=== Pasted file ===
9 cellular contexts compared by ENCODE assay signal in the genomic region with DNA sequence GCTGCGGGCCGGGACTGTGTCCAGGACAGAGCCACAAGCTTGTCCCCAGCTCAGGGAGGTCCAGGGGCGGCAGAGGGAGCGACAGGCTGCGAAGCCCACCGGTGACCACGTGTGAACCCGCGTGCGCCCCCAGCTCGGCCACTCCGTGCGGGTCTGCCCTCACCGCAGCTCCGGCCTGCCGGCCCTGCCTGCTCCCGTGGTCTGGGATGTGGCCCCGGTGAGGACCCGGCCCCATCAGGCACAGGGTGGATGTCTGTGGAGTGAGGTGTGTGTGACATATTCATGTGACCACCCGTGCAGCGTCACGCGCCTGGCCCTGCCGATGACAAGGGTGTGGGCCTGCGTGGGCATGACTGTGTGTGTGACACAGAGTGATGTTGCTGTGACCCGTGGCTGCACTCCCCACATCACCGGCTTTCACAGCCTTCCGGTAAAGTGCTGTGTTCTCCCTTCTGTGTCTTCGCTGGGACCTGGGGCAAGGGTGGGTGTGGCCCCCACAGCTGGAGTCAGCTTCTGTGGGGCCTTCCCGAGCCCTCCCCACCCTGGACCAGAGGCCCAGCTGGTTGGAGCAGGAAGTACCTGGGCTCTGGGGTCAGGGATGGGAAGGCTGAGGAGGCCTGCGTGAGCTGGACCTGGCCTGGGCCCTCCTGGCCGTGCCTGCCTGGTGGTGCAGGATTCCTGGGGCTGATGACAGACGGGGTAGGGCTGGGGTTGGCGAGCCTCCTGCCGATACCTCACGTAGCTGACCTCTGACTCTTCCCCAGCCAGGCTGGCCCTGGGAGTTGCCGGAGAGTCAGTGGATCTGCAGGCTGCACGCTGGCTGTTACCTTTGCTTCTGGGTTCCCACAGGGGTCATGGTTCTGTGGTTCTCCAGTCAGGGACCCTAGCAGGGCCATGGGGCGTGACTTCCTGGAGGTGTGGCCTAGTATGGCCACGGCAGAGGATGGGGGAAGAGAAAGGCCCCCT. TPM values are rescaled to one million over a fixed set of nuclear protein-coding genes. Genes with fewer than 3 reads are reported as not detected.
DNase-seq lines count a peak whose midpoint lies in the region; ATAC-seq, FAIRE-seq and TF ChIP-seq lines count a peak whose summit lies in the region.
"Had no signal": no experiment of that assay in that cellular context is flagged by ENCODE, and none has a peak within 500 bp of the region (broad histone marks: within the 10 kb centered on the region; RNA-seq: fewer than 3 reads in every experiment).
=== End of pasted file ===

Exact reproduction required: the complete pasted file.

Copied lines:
9 cellular contexts compared by ENCODE assay signal in the genomic region with DNA sequence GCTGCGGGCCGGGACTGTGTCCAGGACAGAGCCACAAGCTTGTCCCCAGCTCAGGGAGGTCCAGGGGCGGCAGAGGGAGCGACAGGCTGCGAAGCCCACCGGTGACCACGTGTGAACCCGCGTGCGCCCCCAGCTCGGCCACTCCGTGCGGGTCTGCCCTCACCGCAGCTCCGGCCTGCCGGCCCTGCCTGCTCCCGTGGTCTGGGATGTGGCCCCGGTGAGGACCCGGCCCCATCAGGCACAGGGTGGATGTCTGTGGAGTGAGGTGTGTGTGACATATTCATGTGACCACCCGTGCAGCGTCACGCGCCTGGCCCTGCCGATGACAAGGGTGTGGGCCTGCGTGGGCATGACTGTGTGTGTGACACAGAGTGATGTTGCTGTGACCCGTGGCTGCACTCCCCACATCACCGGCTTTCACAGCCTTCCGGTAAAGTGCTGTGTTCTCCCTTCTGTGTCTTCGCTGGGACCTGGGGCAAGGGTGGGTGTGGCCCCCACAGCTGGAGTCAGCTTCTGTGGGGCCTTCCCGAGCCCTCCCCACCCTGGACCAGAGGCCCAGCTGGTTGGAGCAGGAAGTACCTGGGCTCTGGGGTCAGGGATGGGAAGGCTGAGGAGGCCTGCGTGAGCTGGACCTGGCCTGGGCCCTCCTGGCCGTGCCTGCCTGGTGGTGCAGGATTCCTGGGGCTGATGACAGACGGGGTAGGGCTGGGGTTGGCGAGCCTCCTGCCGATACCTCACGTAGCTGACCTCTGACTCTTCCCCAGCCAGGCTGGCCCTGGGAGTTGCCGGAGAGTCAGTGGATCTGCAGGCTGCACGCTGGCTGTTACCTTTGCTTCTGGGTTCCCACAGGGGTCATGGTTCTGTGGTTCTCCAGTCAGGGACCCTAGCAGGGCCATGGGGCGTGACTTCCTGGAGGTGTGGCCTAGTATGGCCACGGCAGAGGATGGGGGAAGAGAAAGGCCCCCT. TPM values are rescaled to one million over a fixed set of nuclear protein-coding genes. Genes with fewer than 3 reads are reported as not detected.
DNase-seq lines count a peak whose midpoint lies in the region; ATAC-seq, FAIRE-seq and TF ChIP-seq lines count a peak whose summit lies in the region.
"Had no signal": no experiment of that assay in that cellular context is flagged by ENCODE, and none has a peak within 500 bp of the region (broad histone marks: within the 10 kb centered on the region; RNA-seq: fewer than 3 reads in every experiment).